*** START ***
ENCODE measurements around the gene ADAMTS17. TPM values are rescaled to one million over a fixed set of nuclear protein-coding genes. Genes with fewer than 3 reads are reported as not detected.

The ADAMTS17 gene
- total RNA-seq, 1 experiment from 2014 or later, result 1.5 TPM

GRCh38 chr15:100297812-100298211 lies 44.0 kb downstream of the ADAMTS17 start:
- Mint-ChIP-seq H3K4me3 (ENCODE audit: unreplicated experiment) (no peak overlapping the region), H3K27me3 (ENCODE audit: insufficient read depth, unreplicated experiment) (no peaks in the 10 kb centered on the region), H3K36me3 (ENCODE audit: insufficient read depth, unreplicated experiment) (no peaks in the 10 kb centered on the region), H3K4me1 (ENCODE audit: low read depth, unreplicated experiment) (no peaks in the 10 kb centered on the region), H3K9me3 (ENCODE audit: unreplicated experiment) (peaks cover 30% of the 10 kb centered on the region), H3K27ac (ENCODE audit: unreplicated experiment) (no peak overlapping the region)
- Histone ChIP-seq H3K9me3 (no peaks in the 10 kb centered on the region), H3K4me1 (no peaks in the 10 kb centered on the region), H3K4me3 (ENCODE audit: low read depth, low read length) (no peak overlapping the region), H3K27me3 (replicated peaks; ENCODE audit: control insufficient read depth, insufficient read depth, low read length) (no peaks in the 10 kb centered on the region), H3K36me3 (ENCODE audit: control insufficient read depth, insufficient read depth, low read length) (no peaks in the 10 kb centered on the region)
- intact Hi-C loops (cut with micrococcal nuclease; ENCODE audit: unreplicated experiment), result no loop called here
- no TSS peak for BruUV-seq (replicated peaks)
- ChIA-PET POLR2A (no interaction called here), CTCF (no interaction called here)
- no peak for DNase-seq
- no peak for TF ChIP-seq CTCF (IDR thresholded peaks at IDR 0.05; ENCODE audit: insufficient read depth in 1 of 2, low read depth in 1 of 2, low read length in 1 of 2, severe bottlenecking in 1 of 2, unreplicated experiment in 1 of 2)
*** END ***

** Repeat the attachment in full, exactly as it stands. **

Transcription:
ENCODE measurements around the gene ADAMTS17. TPM values are rescaled to one million over a fixed set of nuclear protein-coding genes. Genes with fewer than 3 reads are reported as not detected.

The ADAMTS17 gene
- total RNA-seq, 1 experiment from 2014 or later, result 1.5 TPM

GRCh38 chr15:100297812-100298211 lies 44.0 kb downstream of the ADAMTS17 start:
- Mint-ChIP-seq H3K4me3 (ENCODE audit: unreplicated experiment) (no peak overlapping the region), H3K27me3 (ENCODE audit: insufficient read depth, unreplicated experiment) (no peaks in the 10 kb centered on the region), H3K36me3 (ENCODE audit: insufficient read depth, unreplicated experiment) (no peaks in the 10 kb centered on the region), H3K4me1 (ENCODE audit: low read depth, unreplicated experiment) (no peaks in the 10 kb centered on the region), H3K9me3 (ENCODE audit: unreplicated experiment) (peaks cover 30% of the 10 kb centered on the region), H3K27ac (ENCODE audit: unreplicated experiment) (no peak overlapping the region)
- Histone ChIP-seq H3K9me3 (no peaks in the 10 kb centered on the region), H3K4me1 (no peaks in the 10 kb centered on the region), H3K4me3 (ENCODE audit: low read depth, low read length) (no peak overlapping the region), H3K27me3 (replicated peaks; ENCODE audit: control insufficient read depth, insufficient read depth, low read length) (no peaks in the 10 kb centered on the region), H3K36me3 (ENCODE audit: control insufficient read depth, insufficient read depth, low read length) (no peaks in the 10 kb centered on the region)
- intact Hi-C loops (cut with micrococcal nuclease; ENCODE audit: unreplicated experiment), result no loop called here
- no TSS peak for BruUV-seq (replicated peaks)
- ChIA-PET POLR2A (no interaction called here), CTCF (no interaction called here)
- no peak for DNase-seq
- no peak for TF ChIP-seq CTCF (IDR thresholded peaks at IDR 0.05; ENCODE audit: insufficient read depth in 1 of 2, low read depth in 1 of 2, low read length in 1 of 2, severe bottlenecking in 1 of 2, unreplicated experiment in 1 of 2)